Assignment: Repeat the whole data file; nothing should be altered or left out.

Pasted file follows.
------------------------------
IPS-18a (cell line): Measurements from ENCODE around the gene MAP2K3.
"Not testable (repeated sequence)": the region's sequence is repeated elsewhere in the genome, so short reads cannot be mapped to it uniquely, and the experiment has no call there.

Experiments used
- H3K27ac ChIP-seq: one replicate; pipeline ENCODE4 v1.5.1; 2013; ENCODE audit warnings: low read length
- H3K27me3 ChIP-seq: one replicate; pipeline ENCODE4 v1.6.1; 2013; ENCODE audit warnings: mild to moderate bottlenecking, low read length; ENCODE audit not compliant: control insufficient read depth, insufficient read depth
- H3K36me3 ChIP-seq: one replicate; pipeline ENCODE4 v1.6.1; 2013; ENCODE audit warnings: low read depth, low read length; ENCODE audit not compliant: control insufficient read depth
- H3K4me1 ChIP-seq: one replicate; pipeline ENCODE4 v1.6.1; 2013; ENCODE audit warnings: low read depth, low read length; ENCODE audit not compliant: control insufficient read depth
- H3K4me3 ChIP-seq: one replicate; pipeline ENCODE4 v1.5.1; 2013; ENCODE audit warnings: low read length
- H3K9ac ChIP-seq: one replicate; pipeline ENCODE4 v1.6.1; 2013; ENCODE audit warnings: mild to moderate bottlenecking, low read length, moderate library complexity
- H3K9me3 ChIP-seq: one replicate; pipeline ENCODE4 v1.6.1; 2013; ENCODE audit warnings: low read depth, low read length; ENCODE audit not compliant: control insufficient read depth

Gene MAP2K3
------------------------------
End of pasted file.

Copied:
IPS-18a (cell line): Measurements from ENCODE around the gene MAP2K3.
"Not testable (repeated sequence)": the region's sequence is repeated elsewhere in the genome, so short reads cannot be mapped to it uniquely, and the experiment has no call there.

Experiments used
- H3K27ac ChIP-seq: one replicate; pipeline ENCODE4 v1.5.1; 2013; ENCODE audit warnings: low read length
- H3K27me3 ChIP-seq: one replicate; pipeline ENCODE4 v1.6.1; 2013; ENCODE audit warnings: mild to moderate bottlenecking, low read length; ENCODE audit not compliant: control insufficient read depth, insufficient read depth
- H3K36me3 ChIP-seq: one replicate; pipeline ENCODE4 v1.6.1; 2013; ENCODE audit warnings: low read depth, low read length; ENCODE audit not compliant: control insufficient read depth
- H3K4me1 ChIP-seq: one replicate; pipeline ENCODE4 v1.6.1; 2013; ENCODE audit warnings: low read depth, low read length; ENCODE audit not compliant: control insufficient read depth
- H3K4me3 ChIP-seq: one replicate; pipeline ENCODE4 v1.5.1; 2013; ENCODE audit warnings: low read length
- H3K9ac ChIP-seq: one replicate; pipeline ENCODE4 v1.6.1; 2013; ENCODE audit warnings: mild to moderate bottlenecking, low read length, moderate library complexity
- H3K9me3 ChIP-seq: one replicate; pipeline ENCODE4 v1.6.1; 2013; ENCODE audit warnings: low read depth, low read length; ENCODE audit not compliant: control insufficient read depth

Gene MAP2K3